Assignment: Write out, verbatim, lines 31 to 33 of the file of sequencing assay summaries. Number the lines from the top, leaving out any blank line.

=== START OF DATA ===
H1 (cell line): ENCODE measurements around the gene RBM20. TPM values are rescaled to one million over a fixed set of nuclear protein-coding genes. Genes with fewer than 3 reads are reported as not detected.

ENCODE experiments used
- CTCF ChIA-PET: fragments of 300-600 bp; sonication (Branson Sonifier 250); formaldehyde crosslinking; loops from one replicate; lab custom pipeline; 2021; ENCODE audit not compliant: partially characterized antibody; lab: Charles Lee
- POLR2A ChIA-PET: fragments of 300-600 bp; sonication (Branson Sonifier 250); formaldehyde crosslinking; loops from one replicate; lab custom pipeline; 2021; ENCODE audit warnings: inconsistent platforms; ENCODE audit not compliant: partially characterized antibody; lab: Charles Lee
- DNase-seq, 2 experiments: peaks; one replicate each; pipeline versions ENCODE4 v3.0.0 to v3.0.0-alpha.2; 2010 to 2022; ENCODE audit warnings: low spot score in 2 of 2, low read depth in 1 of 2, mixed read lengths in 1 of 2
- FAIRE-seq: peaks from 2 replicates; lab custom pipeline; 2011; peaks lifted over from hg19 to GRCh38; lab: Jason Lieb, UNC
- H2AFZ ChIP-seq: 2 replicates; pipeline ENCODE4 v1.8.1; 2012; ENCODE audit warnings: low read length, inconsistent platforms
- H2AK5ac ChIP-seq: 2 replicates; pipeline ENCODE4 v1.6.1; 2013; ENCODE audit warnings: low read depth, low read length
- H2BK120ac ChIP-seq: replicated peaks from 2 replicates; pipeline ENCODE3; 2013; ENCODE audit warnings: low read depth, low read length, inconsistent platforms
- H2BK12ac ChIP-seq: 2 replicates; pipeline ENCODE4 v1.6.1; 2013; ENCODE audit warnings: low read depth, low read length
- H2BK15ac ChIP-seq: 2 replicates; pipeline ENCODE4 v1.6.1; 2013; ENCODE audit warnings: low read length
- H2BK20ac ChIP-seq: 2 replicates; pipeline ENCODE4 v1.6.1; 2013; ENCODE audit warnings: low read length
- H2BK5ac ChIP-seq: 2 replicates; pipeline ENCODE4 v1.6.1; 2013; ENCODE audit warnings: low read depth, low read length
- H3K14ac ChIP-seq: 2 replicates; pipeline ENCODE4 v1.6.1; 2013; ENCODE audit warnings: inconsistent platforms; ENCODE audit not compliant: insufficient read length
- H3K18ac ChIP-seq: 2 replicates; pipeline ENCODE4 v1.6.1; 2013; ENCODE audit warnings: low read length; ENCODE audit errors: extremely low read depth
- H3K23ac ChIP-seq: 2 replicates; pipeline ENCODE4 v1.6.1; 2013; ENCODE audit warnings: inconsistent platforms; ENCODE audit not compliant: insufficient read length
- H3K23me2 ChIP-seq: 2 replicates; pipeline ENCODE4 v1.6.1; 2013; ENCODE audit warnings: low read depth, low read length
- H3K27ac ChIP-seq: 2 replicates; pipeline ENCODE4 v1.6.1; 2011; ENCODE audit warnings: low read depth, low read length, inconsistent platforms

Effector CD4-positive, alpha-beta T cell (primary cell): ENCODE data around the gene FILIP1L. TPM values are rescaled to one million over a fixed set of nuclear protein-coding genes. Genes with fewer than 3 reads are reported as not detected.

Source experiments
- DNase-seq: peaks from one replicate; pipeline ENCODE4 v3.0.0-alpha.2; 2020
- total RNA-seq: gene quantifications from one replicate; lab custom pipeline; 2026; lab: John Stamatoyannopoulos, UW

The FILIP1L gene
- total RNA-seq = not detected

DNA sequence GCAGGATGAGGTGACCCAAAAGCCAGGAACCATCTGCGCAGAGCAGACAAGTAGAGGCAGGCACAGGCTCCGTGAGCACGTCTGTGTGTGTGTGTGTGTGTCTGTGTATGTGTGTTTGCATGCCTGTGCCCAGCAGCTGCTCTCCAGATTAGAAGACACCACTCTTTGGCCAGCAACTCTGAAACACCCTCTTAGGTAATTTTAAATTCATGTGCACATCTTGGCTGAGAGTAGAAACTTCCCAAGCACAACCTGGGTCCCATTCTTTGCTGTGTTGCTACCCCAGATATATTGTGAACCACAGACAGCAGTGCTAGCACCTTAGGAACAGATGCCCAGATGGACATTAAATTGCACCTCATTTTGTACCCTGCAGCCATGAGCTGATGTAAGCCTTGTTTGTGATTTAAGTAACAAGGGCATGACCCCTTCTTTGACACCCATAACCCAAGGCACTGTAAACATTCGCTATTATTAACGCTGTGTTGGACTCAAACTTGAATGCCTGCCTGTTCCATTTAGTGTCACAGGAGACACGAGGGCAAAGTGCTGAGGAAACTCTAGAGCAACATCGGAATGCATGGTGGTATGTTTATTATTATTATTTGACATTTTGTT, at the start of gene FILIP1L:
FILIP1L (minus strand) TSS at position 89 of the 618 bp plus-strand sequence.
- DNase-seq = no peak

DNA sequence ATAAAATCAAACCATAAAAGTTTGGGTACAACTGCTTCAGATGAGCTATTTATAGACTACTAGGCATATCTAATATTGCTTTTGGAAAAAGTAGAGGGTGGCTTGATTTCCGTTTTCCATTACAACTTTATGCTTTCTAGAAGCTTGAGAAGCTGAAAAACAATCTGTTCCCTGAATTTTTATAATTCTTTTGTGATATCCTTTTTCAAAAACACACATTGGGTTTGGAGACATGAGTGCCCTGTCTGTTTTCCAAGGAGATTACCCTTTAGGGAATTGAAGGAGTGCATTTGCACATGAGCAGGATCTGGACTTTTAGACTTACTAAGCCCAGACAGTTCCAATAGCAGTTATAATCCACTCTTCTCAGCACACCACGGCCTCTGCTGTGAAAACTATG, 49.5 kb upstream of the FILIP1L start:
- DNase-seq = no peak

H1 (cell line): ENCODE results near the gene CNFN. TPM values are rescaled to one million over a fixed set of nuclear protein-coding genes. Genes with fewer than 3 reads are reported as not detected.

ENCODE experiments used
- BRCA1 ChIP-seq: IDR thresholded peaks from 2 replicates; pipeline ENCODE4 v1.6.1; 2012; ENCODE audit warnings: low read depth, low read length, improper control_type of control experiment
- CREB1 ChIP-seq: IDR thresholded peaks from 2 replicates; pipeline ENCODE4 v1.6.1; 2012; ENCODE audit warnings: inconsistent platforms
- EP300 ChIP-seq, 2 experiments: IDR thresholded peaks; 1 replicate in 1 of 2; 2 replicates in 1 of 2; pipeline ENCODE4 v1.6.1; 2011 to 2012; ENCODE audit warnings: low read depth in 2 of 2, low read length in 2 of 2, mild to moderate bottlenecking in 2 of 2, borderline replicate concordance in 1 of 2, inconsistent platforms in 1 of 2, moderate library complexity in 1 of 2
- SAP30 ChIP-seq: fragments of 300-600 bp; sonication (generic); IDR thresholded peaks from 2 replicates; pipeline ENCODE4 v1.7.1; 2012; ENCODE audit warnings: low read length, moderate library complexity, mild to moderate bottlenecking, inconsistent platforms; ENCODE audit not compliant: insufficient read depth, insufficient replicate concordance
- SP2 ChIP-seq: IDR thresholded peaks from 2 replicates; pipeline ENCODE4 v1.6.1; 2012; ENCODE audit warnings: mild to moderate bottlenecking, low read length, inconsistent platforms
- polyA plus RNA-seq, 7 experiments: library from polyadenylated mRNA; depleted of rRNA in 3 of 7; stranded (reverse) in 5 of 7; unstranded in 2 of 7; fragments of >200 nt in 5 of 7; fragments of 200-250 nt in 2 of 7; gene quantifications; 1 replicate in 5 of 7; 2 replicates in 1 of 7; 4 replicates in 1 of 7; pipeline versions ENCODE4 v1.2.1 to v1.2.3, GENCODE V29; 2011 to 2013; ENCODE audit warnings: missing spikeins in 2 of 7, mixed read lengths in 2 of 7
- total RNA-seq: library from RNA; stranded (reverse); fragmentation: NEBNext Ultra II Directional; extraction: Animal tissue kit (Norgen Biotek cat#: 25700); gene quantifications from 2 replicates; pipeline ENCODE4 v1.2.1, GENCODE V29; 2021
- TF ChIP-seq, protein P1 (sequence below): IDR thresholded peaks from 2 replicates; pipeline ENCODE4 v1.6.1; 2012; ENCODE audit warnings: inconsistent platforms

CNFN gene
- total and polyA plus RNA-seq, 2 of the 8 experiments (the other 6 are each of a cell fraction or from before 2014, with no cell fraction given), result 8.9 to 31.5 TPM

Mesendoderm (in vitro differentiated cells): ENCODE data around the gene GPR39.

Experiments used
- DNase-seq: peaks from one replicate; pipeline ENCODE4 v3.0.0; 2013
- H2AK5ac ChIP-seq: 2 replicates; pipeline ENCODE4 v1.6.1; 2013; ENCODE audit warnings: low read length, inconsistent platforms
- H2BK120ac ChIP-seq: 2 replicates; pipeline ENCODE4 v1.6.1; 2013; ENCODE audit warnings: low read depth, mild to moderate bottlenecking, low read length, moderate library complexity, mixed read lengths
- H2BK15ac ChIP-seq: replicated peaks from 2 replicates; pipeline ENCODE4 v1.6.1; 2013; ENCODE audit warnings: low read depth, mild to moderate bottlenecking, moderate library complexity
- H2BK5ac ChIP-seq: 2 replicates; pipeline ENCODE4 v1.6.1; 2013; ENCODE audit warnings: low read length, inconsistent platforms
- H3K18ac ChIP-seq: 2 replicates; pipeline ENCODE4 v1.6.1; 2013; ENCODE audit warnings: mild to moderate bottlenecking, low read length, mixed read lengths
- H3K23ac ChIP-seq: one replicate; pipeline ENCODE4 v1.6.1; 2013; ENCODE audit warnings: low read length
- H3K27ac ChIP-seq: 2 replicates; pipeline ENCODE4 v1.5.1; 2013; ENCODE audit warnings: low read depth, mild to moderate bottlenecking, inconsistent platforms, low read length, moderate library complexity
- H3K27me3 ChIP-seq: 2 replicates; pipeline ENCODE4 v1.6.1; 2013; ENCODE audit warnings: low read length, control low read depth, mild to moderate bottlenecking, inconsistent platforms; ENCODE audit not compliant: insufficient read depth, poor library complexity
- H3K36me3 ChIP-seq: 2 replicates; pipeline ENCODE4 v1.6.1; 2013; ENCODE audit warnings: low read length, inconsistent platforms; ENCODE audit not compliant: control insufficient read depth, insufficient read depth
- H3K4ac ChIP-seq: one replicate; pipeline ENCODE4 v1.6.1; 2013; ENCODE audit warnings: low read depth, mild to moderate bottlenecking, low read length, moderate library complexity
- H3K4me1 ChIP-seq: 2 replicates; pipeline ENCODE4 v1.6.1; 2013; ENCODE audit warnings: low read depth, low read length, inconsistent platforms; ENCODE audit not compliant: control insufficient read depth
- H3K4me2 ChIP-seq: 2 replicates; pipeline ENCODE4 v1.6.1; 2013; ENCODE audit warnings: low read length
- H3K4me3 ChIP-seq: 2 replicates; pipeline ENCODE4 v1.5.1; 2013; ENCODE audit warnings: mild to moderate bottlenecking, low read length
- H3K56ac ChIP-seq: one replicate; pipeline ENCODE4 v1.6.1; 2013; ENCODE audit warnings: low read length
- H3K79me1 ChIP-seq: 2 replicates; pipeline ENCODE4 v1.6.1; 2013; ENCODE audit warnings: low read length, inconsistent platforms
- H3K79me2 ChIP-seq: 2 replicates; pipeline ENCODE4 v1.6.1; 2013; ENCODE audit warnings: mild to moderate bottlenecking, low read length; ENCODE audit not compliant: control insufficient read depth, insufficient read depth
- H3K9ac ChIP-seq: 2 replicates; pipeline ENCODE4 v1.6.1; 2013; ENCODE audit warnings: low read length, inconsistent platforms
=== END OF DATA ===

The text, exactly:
ENCODE experiments used
- BRCA1 ChIP-seq: IDR thresholded peaks from 2 replicates; pipeline ENCODE4 v1.6.1; 2012; ENCODE audit warnings: low read depth, low read length, improper control_type of control experiment
- CREB1 ChIP-seq: IDR thresholded peaks from 2 replicates; pipeline ENCODE4 v1.6.1; 2012; ENCODE audit warnings: inconsistent platforms